What is an Exanthem?

D. Jeffress

An exanthem is a rash that covers most or all of the body. It is a rare complication in adults, but fairly common in infants and young children. Many different conditions can trigger an exanthem, including viral infections, bacterial infections, adverse drug reactions, and abnormal immune system responses. The presentation and symptoms of the rash depend on the underlying cause, but many exanthems cause itchy bumps or flat, spotty patches of red skin. Rashes typically go away once the cause is treated or the virus runs its course, but a pediatrician may suggest special lotions or topical ointments to ease symptoms in the meantime.

A pediatrician may suggest special lotions to ease the symptoms of an exanthem.
A pediatrician may suggest special lotions to ease the symptoms of an exanthem.

Common causes of an exanthem include the viral infections chickenpox, measles, and influenza. Nearly any widespread bacterial infection can lead to a serious rash in a very young infant, including staphylococcus and streptococcus. A child might also suffer an allergic reaction to a topical or oral medication or a particular kind of lotion. Occasionally, a major autoimmune disorder is responsible for exanthems. In some cases, a rash may even appear without any recognizable cause.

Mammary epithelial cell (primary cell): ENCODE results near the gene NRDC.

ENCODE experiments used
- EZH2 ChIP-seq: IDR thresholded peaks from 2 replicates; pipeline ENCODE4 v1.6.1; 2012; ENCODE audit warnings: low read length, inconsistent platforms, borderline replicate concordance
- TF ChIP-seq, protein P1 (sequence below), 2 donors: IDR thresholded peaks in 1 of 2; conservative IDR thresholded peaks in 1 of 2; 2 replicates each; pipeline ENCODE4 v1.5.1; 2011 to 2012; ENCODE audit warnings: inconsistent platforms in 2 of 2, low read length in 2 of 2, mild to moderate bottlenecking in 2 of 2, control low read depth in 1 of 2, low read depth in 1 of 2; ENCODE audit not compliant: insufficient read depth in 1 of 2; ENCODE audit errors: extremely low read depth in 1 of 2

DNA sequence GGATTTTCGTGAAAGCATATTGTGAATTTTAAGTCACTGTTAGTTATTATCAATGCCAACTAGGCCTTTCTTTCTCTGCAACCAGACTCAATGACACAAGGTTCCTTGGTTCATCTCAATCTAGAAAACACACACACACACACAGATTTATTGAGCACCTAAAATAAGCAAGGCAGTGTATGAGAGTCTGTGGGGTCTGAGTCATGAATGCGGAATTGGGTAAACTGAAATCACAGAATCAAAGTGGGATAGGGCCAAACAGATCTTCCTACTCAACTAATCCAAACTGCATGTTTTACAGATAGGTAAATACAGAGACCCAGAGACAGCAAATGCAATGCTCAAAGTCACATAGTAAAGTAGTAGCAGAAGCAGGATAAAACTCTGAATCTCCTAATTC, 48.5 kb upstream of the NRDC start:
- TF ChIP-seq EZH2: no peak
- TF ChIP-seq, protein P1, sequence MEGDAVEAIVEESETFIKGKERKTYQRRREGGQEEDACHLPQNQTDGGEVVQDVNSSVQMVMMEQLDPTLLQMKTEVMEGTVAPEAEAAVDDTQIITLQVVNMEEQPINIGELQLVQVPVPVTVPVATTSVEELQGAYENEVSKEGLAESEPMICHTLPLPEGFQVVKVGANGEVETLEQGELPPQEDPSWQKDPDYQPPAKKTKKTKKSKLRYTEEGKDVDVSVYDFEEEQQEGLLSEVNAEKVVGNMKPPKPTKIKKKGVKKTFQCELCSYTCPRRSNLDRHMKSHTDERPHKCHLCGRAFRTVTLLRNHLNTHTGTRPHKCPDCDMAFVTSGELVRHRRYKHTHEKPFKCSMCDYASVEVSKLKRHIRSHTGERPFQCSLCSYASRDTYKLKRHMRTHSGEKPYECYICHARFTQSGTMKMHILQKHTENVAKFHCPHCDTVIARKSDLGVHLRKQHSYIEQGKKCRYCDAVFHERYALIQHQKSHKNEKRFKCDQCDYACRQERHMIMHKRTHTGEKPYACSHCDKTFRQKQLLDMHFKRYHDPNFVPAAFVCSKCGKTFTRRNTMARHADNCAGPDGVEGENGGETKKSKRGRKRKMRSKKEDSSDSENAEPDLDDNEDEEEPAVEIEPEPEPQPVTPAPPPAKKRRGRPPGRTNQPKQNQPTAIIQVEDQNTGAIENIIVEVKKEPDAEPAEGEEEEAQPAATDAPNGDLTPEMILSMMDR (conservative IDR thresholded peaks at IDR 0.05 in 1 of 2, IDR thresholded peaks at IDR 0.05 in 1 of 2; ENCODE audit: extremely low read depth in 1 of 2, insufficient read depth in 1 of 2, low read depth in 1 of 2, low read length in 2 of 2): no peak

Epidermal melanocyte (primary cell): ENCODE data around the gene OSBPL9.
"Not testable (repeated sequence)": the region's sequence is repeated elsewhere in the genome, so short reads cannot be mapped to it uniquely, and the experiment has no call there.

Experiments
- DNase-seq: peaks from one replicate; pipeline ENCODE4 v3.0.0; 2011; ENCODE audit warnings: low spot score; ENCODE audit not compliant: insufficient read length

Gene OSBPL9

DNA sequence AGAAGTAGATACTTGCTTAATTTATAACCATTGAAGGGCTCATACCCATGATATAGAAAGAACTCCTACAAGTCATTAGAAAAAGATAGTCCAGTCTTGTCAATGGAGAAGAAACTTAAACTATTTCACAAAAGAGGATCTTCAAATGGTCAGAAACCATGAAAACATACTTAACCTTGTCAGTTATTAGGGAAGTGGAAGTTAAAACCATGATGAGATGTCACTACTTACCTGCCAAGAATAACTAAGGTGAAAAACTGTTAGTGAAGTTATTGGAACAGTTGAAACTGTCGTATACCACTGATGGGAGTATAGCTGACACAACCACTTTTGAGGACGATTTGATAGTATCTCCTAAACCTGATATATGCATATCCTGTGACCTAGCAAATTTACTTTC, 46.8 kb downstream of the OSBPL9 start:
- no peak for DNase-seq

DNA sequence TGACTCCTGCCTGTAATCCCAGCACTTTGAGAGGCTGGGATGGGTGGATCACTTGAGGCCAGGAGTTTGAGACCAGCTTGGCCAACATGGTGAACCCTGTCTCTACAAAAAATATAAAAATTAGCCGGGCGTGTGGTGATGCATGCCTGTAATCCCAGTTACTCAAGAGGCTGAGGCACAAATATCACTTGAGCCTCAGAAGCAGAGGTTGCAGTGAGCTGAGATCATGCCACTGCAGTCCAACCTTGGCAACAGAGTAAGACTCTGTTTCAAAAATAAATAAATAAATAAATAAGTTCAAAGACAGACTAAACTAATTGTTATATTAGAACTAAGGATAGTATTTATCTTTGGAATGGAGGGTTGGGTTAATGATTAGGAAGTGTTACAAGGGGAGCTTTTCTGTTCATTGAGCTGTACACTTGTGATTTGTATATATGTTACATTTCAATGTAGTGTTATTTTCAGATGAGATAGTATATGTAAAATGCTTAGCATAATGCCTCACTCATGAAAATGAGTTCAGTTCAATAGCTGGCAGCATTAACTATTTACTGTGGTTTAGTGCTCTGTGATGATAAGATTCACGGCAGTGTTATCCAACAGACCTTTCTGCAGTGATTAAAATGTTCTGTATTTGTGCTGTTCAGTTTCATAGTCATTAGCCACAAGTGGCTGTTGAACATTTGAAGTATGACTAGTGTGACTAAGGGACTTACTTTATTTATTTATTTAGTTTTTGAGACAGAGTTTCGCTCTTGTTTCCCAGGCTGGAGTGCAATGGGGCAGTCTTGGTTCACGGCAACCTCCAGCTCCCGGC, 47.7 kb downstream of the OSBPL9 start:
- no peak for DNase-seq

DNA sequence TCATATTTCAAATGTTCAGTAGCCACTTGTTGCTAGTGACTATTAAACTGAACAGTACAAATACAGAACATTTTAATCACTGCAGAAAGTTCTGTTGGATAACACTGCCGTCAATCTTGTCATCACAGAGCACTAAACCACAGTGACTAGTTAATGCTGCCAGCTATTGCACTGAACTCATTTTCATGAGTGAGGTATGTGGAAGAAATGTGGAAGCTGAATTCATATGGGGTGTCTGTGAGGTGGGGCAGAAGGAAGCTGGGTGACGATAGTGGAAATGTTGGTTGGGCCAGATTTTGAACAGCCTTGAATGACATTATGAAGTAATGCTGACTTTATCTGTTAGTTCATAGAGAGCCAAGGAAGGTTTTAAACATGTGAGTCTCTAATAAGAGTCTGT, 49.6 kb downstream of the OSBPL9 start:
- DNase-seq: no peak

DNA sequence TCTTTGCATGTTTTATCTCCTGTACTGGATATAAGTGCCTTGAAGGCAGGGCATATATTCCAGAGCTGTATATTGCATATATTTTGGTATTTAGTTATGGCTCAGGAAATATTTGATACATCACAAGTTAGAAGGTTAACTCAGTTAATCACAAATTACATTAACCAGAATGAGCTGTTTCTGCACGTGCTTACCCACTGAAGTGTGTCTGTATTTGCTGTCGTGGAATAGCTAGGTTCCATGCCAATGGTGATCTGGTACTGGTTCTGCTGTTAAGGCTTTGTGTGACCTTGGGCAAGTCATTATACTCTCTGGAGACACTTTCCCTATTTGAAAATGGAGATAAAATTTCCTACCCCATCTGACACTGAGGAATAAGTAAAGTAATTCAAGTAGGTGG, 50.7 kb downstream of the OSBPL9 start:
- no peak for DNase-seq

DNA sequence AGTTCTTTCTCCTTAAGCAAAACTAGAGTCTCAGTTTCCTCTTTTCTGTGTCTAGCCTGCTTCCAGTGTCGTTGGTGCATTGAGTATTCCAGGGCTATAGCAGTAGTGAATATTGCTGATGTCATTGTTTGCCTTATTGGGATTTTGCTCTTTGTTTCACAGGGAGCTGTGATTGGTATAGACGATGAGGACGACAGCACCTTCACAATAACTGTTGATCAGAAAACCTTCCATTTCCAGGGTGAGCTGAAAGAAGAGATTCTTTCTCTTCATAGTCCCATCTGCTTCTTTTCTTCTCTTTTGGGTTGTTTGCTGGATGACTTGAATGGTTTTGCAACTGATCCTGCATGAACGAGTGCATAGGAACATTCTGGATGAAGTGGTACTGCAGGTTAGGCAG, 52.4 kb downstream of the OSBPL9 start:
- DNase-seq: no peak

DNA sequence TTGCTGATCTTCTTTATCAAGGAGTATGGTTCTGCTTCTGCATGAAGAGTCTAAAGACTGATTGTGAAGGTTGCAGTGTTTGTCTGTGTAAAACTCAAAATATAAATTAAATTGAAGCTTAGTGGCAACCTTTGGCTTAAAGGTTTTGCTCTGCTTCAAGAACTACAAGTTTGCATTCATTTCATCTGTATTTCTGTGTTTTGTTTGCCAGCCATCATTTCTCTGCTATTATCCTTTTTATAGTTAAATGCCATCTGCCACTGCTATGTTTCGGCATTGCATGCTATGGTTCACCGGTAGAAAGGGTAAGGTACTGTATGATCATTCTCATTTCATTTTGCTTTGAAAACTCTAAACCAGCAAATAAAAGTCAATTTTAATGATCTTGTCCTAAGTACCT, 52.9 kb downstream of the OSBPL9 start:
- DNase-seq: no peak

A viral infection like chickenpox is a common cause for exanthem.
A viral infection like chickenpox is a common cause for exanthem.

Most exanthems are preceded by other symptoms of the underlying illness. Viral infections, for instance, often cause fever, fatigue, joint and muscle aches, and loss of appetite before rashes appear. An infant may be highly irritable or especially lethargic as an illness sets in. When an exanthem does develop, it often covers nearly all of the child's skin. Redness and bumps are usually more concentrated on the torso, buttocks, arms, and legs than on the hands, feet, and face.

It is important to visit a pediatrician whenever a body-wide exanthem and other symptoms develop to determine the best course of treatment. A doctor can usually determine the cause based on the child's physical symptoms. Blood or skin tissue samples may need to be collected and tested to confirm the diagnosis in some cases.

Many childhood viral illnesses do not respond well to medical treatment. Doctors simply encourage parents to ensure their children get plenty of rest and fluids until infections clear up. Oral antibiotics are usually effective at speeding the healing phase of a bacterial infection, and stopping or changing medications ends drug-related reactions quickly. If the exanthem is itchy and irritating, a pediatrician can provide a topical antihistamine ointment or recommend an over-the-counter calamine lotion. Most exanthems disappear in about two weeks without causing permanent skin damage or lingering health problems.

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